Helped by the Spirit

The disciples were running scared and confused for the tomb of Jesus was empty.  It was as though all the teachings of Jesus had gone in one ear and out the other.  They needed help, and soon it would come to them.  Many times in our lives we come under those same conditions.  It is in those times that the Lord sends us peace and comfort by His Spirit.


On the very same day that the tomb where Jesus had been buried was discovered to be empty, the disciples found themselves gathered together.  The writer of this gospel points out that this gathering was on “the first day of the week” (20:19)  John, the gospel writer, shows the importance to his readers that day of Christ’s resurrection is their set apart time to be assembled.

The gathering of the disciples instead of celebrating was gathered in a state of fear.  So fearful the writer tells us that, “the doors were shut,” meaning locked, “for fear of Jews.”  The missing body of Jesus at the tomb had without a doubt put an arrest warrant out for the disciples in their minds.  Once the doors were secured and the disciples gathered that Jesus “stood in the midst.”  Right in the middle of disciples fear was Jesus and He spoke, “Peace be unto you.”  The Jewish customary greeting was to say, “Shalom” which means peace.  This saying of Jesus was greater than peace for it echoed the promise of Him giving them peace earlier in their journey (14:27).

It shouldn’t come to us as a surprise that the disciples were probably in a state of shock.  They knew that Jesus had just been crucified and verified dead by the Roman soldiers.  The disciples themselves and a few others had buried the body.  A few of the disciples and a few women discovered the body missing just earlier that morning.  Now, Jesus was right in front of them, and there is no doubt they were stunned with silence.  Jesus took the initiative and showed “them his hands and his side” (20:20).  This was proof enough to the disciples that this One that now stood in front of them was not a spirit or figment of their imaginations but indeed Jesus Christ.

Jesus once again repeats the greeting, “Peace be unto you” (20:21).  Rather than repeating the same greeting to make sure the disciples heard Him, Jesus adds to His greeting that He was sending them out and His Father had sent Him.  This was a clear commissioning of the disciples to ministry.  Jesus was not ending His work but deputizing or authorizing the disciples to carry the same message of peace to others.  It is not just in the plan of salvation that we become the recipients of salvation but that we also become the heralds of God’s peace to others.  We are all called to be witnesses to the peace of God that we have received by faith in Jesus.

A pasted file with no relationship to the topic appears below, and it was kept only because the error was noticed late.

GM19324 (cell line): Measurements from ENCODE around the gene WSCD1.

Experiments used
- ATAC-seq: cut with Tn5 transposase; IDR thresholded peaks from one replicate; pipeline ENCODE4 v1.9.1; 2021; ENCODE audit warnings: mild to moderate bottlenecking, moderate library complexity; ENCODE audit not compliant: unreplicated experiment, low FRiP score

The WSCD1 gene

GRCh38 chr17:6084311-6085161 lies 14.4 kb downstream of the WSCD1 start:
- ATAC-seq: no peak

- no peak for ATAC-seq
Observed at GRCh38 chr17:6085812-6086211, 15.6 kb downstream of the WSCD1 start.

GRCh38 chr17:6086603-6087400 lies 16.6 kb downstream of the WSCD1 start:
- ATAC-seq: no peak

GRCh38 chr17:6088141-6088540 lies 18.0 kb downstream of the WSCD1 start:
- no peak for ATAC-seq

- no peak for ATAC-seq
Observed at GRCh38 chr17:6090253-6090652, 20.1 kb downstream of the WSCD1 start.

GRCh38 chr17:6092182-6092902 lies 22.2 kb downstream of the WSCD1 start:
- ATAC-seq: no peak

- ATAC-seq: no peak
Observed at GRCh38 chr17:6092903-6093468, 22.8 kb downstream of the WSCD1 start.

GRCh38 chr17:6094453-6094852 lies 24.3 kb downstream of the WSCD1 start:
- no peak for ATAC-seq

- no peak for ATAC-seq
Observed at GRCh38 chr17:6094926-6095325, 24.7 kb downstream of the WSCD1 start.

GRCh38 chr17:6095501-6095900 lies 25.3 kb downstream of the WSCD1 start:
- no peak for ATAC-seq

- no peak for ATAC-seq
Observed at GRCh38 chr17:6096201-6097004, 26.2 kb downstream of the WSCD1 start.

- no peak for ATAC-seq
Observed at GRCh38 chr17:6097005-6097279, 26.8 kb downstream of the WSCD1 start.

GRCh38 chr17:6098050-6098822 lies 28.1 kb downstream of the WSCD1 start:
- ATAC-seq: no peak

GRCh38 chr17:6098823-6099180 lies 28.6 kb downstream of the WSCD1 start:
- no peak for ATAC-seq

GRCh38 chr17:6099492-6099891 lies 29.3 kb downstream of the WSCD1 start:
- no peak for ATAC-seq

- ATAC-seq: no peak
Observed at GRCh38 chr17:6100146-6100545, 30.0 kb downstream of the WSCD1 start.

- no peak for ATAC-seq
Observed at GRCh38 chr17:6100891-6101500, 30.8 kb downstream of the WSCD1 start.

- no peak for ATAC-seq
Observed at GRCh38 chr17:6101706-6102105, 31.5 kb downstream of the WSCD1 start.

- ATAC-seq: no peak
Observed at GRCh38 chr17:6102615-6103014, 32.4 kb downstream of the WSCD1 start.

The task of carrying the gospel faithfully to the ends of the earth is too much for us alone.  We lack in our human ability the understanding, strength, endurance, and love to lead people to Christ.  This is why the Holy Spirit has come.  To not only lead us into greater depths of our relationship with Christ but also to empower us to carry the Gospel.

Once Jesus had finished commissioning the disciples to be sent out with the Gospel, “he breathed on them” (John 20:22). This breathing on the disciples symbolizes a different working of the Holy Spirit than what the day of Pentecost brought.  (cf. Acts 2)  On the day of Pentecost, almost two months later, the Holy Spirit came upon the disciples with a show of power through the wind, a symbol of purity by the fiery tongues, and a display of unity through the languages.  The different working of the Holy Spirit is shown in the way the Spirit is given.  The breathing upon the disciples resembles the giving of life to humanity in the Garden of Eden (Gen. 2:7).

Enabled by the Holy Spirit to carry the gospel the disciples are then told what that gospel will do.  By delivering the gospel to an individual, there will either be a “remitting” or a “retaining” of sin (John 20:23).  When a person believes the gospel, their sins as remitted, meaning forgiven and forgotten.  Just as in the courtroom when a judge acquits a criminal and all charges against them is dropped.  The opposite happens when an individual turns away from the gospel in unbelief.  They retain or keep their sins.

The power of remitting or retaining is not in the disciples unless you count not sharing the gospel as power.  Neither are the terms of who receives forgiveness set by us.  The power to forgive and establishing the terms of forgiveness belong only to God.  The terms are, “that ye might believe that Jesus is the Christ, the Son of God; and that believing ye might have life through his name” (20:31).  Forgiveness is given to those that through the moving of the Holy Spirit believe in Jesus Christ.  “For whosoever shall call upon the name of the Lord shall be saved” (Rom. 10:13).  Forgiveness is withheld from those that hear the gospel and turn from it in unbelief.  “He that believeth on him is not condemned: but he that believeth not is condemned already, because he hath not believed in the name of the only begotten Son of God” (John 3:18).

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